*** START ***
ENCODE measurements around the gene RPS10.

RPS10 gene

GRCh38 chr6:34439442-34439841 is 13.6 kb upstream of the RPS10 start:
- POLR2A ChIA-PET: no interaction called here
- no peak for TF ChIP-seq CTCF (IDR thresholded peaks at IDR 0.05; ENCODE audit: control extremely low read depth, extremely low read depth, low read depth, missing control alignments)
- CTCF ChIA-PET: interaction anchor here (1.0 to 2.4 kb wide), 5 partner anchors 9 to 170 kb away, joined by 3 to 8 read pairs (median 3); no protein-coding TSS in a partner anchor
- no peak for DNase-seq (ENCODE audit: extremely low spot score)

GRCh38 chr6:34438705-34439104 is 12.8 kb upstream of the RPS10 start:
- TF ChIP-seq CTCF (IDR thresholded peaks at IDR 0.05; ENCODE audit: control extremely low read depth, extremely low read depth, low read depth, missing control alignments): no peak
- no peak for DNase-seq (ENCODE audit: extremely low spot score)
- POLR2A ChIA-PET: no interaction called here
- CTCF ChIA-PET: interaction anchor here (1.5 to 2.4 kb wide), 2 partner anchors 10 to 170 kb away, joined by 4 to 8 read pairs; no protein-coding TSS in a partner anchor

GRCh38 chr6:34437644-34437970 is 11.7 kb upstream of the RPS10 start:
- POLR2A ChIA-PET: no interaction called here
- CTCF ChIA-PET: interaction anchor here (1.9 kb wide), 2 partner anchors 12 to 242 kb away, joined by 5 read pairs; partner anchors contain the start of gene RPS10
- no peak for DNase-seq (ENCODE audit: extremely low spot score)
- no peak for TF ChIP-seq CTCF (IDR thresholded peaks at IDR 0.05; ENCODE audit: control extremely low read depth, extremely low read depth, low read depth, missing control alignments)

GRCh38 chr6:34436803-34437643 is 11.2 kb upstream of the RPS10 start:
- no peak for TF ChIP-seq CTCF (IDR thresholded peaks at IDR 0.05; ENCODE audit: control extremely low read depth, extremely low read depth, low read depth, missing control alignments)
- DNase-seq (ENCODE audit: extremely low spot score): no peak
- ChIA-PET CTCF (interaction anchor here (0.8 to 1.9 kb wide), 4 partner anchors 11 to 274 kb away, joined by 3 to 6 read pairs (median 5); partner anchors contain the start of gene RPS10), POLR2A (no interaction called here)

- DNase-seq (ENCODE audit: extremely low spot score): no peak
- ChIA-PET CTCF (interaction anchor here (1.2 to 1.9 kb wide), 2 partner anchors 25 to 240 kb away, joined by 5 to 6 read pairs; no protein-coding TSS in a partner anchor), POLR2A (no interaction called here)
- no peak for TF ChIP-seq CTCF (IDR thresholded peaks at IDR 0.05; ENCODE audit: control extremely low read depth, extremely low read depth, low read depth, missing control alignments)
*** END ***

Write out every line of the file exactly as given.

ENCODE measurements around the gene RPS10.

RPS10 gene

GRCh38 chr6:34439442-34439841 is 13.6 kb upstream of the RPS10 start:
- POLR2A ChIA-PET: no interaction called here
- no peak for TF ChIP-seq CTCF (IDR thresholded peaks at IDR 0.05; ENCODE audit: control extremely low read depth, extremely low read depth, low read depth, missing control alignments)
- CTCF ChIA-PET: interaction anchor here (1.0 to 2.4 kb wide), 5 partner anchors 9 to 170 kb away, joined by 3 to 8 read pairs (median 3); no protein-coding TSS in a partner anchor
- no peak for DNase-seq (ENCODE audit: extremely low spot score)

GRCh38 chr6:34438705-34439104 is 12.8 kb upstream of the RPS10 start:
- TF ChIP-seq CTCF (IDR thresholded peaks at IDR 0.05; ENCODE audit: control extremely low read depth, extremely low read depth, low read depth, missing control alignments): no peak
- no peak for DNase-seq (ENCODE audit: extremely low spot score)
- POLR2A ChIA-PET: no interaction called here
- CTCF ChIA-PET: interaction anchor here (1.5 to 2.4 kb wide), 2 partner anchors 10 to 170 kb away, joined by 4 to 8 read pairs; no protein-coding TSS in a partner anchor

GRCh38 chr6:34437644-34437970 is 11.7 kb upstream of the RPS10 start:
- POLR2A ChIA-PET: no interaction called here
- CTCF ChIA-PET: interaction anchor here (1.9 kb wide), 2 partner anchors 12 to 242 kb away, joined by 5 read pairs; partner anchors contain the start of gene RPS10
- no peak for DNase-seq (ENCODE audit: extremely low spot score)
- no peak for TF ChIP-seq CTCF (IDR thresholded peaks at IDR 0.05; ENCODE audit: control extremely low read depth, extremely low read depth, low read depth, missing control alignments)

GRCh38 chr6:34436803-34437643 is 11.2 kb upstream of the RPS10 start:
- no peak for TF ChIP-seq CTCF (IDR thresholded peaks at IDR 0.05; ENCODE audit: control extremely low read depth, extremely low read depth, low read depth, missing control alignments)
- DNase-seq (ENCODE audit: extremely low spot score): no peak
- ChIA-PET CTCF (interaction anchor here (0.8 to 1.9 kb wide), 4 partner anchors 11 to 274 kb away, joined by 3 to 6 read pairs (median 5); partner anchors contain the start of gene RPS10), POLR2A (no interaction called here)

- DNase-seq (ENCODE audit: extremely low spot score): no peak
- ChIA-PET CTCF (interaction anchor here (1.2 to 1.9 kb wide), 2 partner anchors 25 to 240 kb away, joined by 5 to 6 read pairs; no protein-coding TSS in a partner anchor), POLR2A (no interaction called here)
- no peak for TF ChIP-seq CTCF (IDR thresholded peaks at IDR 0.05; ENCODE audit: control extremely low read depth, extremely low read depth, low read depth, missing control alignments)